Jun 20, 2005
Ten years ago this July 9, newspaper unions in Detroit began the DNA (Detroit Newspaper Agency) strike. It was a militant strike that could have been a pivot point in the struggle against the concessions battering the working class. Instead it turned out to foreshadow a decade of continued losses.
The strike was forced on workers by the Detroit Newspaper Agency (DNA), publisher of the two major Detroit newspapers, the Free Press and the News. The DNA demanded that workers accept hundreds of job eliminations and drastic cuts in wages, benefits, and working conditions. The DNA intended to either break the unions or to reduce them to shadows.
From the beginning, the strikers had the advantage of their own militancy, plus the active support of workers from other unions, plus the sympathy of vast numbers of workers in the Detroit area, a traditional union town, home of the United Auto Workers.
The newspaper strikers came out by the hundreds, barricaded News and Free Press plants and offices, stopped newspaper trucks, and at first were so numerous on the picket lines that local police were unable to get the newspapers through. Strikers "got creative" in many ways to stop scab papers, put their strike in front of other workers and show their strike's vitality. The Detroit area began to recall its fighting union heritage.
But if the workers were mobilized and showing their readiness to fight, the union leaderships were not ready to risk having the strike surge beyond legal bounds. When the inevitable court injunctions ruled against mass picketing, the leaderships advised workers to obey. Instead of continuing the workers' mobilization in an out-and-out contest of strength, where the workers had their best advantage, the union leaders gradually channeled workers' hopes into the legal wilderness of courts and NLRB (National Labor Relations Board) rulings – where the workers are at great disadvantage.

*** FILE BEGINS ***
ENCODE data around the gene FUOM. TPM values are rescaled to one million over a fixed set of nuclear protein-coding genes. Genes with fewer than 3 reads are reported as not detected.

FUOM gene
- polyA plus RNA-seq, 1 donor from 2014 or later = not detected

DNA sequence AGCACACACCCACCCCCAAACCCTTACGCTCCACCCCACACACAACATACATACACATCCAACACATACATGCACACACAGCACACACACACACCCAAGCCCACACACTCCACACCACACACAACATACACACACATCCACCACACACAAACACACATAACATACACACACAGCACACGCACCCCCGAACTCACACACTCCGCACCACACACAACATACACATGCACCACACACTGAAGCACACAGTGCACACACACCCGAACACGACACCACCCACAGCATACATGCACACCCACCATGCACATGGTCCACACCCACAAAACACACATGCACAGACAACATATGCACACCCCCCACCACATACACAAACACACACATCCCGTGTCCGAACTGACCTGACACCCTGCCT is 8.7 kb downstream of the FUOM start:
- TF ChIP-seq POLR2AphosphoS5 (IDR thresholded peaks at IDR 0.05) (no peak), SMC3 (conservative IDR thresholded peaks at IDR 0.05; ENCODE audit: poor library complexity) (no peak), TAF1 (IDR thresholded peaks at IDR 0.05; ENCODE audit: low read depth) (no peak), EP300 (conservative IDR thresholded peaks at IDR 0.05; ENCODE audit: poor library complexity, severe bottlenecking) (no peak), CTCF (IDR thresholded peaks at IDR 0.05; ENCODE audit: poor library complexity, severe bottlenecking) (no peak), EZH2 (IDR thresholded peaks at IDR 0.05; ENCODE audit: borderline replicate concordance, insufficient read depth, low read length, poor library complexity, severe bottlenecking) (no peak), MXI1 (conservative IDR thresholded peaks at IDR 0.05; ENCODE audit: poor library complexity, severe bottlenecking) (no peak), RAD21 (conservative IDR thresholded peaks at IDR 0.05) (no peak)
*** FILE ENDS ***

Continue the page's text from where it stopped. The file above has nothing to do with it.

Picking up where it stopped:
Early in the strike, when it was clear that rank and file auto workers felt great support for the strike, perhaps readying themselves to join a battle against concessions, the national UAW leadership called for "support" for the strike only in passive terms. UAW workers were asked to give donations to the newspaper strikers and to cancel their newspaper subscriptions. Workers were seldom even called on to reinforce newspaper picket lines, and the union structures buried any notion of engaging auto workers in a simultaneous struggle against their own concessions.
This strike had the potential to become a general anti-concessions movement. When that didn't happen, the working class was thrown backward for a decade.
Nonetheless, the newspaper strike brought to the fore a large number of worker militants and gave them a rich experience. A core of these militants sustained a guerrilla fight against the DNA for nearly three years after the unions officially accepted defeat and returned to work under the company's conditions.
The Detroit newspaper strikers gained a fund of experience which can yet enrich the working class, if it's put to use in new struggles.